According to researchers Gottman and Gottman, kindness is the most important predictor of satisfaction and stability in marriage. Researchers Jeffrey Dew and W. Bradford Wilcox also found that "generosity"—including small acts of kindness and displays of respect and affection—was positively associated with marital satisfaction.
One way to make kindness "come alive" in your relationship is by surprising your partner for "no reason at all."
Surprises add spark to your relationship and communicate how much you care. You may be thinking, “I treat my partner well on a daily basis, so why do I need to surprise him or her?” By taking that extra step, you articulate that the primary relationship in your life is important. It’s worth going over the top for. It deserves even more nourishment than everyday life—even a kind and loving life—allows. Whether your surprise takes you to an artsy coffee shop or a new hiking trail, the “newness” will enliven what’s between you.
Barriers to Surprising
One of the barriers to relationship surprises is that people almost always want their partner to change or to do something differently. People are consumed with thinking about what they are not getting from the other person, so it’s hard for them to think about something extra they could be giving. Another challenge is time. People who are stressed or working like crazy feel that they do not have time for one more thing, whether it be exercising, weeding the garden, or surprising their partner. Another hurdle with surprises is a lack of creativity. This article may spur some ideas. A final obstacle to surprises is that people often underestimate their immense power and potential.
Surprises can lead to greater intimacy, tender interactions, lighthearted fun, and relationship contentment. They can act as a catalyst for a whole host of other relationship patterns to shift for the better through a domino-like effect.
The Physical Effects of Surprises
If your partner is truly surprised, you will notice their curved high eyebrows, pupil dilation, dropped jaw, large grin, or raised forehead. Not only do they get a physical “hit” of a positive chemical from feeling cherished through the surprise, but you get a good feeling, too, from giving it.
Ideas to Surprise Your Partner
- Meet your partner at their train stop, bus stop, or in the driveway after work with a fun airport-pickup type sign.
- Record a sweet message for your partner (such as on Voice Memo on the iPhone).
If you’re away for work or with friends, send your partner a postcard (even if it will get there long after you’re home) or buy them a less-than-a-dollar funny souvenir trinket.
Get your partner’s car washed or wash it yourself.
- Do a chore for your partner that is typically “their chore” (like cleaning the hamster cage, matching the socks, or taking out the garbage).
- Make your partner breakfast in bed. Add a love letter.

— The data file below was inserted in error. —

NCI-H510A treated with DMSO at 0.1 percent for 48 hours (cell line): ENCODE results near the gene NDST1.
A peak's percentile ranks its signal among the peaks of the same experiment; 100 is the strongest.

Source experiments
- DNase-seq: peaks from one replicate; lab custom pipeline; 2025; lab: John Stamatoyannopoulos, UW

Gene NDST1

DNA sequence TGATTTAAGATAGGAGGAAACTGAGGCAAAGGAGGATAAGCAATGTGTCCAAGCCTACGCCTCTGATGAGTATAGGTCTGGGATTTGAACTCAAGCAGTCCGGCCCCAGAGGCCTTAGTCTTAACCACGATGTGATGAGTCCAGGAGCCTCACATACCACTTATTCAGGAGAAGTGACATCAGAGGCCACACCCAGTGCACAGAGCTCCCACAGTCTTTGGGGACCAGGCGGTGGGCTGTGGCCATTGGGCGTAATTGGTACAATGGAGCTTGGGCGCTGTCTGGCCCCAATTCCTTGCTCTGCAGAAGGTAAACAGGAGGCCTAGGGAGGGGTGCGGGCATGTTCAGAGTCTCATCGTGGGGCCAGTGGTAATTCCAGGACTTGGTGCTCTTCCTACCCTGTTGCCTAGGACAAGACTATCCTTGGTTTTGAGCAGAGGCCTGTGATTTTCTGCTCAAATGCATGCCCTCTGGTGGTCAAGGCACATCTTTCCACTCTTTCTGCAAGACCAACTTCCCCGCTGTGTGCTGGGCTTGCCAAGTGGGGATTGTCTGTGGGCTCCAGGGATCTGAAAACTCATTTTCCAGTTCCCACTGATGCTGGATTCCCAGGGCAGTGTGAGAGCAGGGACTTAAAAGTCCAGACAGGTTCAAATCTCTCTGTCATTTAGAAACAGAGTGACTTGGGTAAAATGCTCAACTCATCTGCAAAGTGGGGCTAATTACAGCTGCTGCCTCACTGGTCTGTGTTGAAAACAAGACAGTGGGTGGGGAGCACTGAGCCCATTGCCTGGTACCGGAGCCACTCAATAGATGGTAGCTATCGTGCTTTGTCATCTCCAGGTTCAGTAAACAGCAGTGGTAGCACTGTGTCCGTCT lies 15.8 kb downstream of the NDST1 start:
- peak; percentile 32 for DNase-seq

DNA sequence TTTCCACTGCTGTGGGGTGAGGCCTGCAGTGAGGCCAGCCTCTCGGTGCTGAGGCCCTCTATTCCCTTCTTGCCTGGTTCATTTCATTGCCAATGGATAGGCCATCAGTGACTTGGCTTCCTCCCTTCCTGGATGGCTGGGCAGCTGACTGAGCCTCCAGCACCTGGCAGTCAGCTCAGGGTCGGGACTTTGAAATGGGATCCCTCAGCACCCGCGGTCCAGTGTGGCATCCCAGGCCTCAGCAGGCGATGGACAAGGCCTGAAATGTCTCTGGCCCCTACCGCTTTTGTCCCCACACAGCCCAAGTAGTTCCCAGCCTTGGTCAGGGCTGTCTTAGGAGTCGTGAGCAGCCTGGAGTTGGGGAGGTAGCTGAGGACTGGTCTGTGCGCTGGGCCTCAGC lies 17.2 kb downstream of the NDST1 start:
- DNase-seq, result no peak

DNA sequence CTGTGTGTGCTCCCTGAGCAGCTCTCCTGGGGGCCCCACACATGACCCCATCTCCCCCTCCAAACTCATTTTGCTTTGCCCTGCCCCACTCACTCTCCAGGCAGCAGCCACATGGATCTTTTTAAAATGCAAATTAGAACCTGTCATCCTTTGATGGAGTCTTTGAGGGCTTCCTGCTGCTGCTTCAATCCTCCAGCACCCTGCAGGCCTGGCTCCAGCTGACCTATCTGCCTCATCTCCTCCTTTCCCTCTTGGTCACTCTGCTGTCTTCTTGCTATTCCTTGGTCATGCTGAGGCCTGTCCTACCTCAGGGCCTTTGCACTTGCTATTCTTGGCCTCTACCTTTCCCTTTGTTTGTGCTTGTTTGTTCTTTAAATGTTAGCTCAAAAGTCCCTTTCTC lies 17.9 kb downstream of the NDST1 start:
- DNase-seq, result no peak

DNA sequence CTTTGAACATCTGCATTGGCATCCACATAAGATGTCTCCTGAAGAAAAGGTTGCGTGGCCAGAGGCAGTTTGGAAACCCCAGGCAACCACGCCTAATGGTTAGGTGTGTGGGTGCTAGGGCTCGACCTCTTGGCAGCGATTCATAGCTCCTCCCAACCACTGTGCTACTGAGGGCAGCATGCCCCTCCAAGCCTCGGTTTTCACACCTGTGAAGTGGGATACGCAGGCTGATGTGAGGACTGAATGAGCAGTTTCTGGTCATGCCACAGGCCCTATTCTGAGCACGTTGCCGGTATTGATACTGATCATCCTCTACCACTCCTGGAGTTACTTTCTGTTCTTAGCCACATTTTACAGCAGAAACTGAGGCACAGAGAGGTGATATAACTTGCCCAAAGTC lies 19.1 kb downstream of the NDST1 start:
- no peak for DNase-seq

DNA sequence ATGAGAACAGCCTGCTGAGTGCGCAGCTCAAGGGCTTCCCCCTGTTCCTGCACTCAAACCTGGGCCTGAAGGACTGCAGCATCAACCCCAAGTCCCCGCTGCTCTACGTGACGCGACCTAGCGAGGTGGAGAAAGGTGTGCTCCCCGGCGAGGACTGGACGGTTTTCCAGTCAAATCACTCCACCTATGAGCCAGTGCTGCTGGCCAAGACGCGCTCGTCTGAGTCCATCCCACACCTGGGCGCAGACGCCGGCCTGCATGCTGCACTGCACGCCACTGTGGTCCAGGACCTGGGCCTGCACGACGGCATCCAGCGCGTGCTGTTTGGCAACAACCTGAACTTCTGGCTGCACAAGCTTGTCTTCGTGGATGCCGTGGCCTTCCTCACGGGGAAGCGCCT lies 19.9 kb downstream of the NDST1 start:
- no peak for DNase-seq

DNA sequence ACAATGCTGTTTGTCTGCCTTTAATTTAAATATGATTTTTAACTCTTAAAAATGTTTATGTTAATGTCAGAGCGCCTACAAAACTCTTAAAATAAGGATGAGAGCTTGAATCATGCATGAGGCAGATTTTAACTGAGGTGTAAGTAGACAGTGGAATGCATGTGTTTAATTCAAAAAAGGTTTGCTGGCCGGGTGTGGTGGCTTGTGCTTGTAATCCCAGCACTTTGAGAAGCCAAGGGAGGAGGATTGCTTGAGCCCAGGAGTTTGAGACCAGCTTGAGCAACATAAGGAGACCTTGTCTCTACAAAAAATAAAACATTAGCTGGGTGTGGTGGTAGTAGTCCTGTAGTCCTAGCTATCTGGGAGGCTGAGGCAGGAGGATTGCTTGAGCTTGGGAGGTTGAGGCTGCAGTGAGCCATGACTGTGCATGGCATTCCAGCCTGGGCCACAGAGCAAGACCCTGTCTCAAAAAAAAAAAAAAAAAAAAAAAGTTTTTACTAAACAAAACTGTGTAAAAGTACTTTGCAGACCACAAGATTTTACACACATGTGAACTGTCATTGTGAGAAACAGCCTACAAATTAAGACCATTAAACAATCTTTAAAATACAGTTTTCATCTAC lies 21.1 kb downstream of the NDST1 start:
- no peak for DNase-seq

Send your partner a message through a non-usual means, such as through mail sent to a hotel they will be staying at, in the mail to your house disguised as a bill, on Facebook Messenger, or written on the bathroom mirror with washable crayons.
- Draw a bubble bath for your partner with an already-made cup of coffee and a fresh folded towel for when they wake up.
- Put a special note in your partner’s wallet, car, gym bag, purse, work bag, diaper bag, or breakfast cereal.
- Get up with a child (or a few) and sneak into the basement or out of the house to the park so your partner can sleep in.
- Set up a haircut, pedicure, massage, tee-time or other self-care type appointment for your partner.
- Take your kids on an outing (such as the park or the zoo) to give your partner some time to themselves.
- Bring home flowers, your partner’s favorite ice cream, or your partner’s favorite takeout food for no reason.
Think about what your partner really enjoys, whether it’s grilling out, playing soccer, going to the hardware store, or watching spy movies. Choose a personalized surprise that “fits” or “feeds” your partner’s great passions.
- Pack a picnic of your regular dinner with a blanket and a candle and food your partner would love; eat outside together.
Book a babysitter and surprise your partner with a bike ride, batting cages, a basketball game, or a trip.
- Make an art project for your partner with your kids. Mail it to their workplace.
- Think of something meaningful from “the old days” that you used to do together and make a surprise out of it. If you loved going out for Mexican breakfast, take your partner out for huevos rancheros. If you used to love seeing baseball games together, buy some tickets.
- Show up at your partner’s work to have lunch or dinner together.
Do something that your partner loves doing but you typically hate (like going berry picking, watching an animated film, or canning tomatoes).
One woman shops and puts the groceries away for her family. Her husband wrapped two tickets to her favorite band and put them in a box. He covered the box with brown paper and snuck it in one of the grocery bags before she unloaded it. He included a note, “For unloading the 1000th bag of groceries, you’ve won two tickets to see your favorite band next week!”
The Art of Receiving a Surprise
Receive a surprise in an artful and gracious manner. If your partner tells you to go take a nap while he watches the kids, don’t argue—just say thank you and go gratefully. If you get a surprise, acknowledge it, share what it meant for you, or say thank you verbally or with a hand-made card. Draw a stick-figure picture of yourself enjoying the surprise. Give a surprise back. Step up and try to be just as creative, giving, and thoughtful as the other person was (if not more).
“Indifference and neglect often do much more damage than outright dislike.” —J.K. Rowling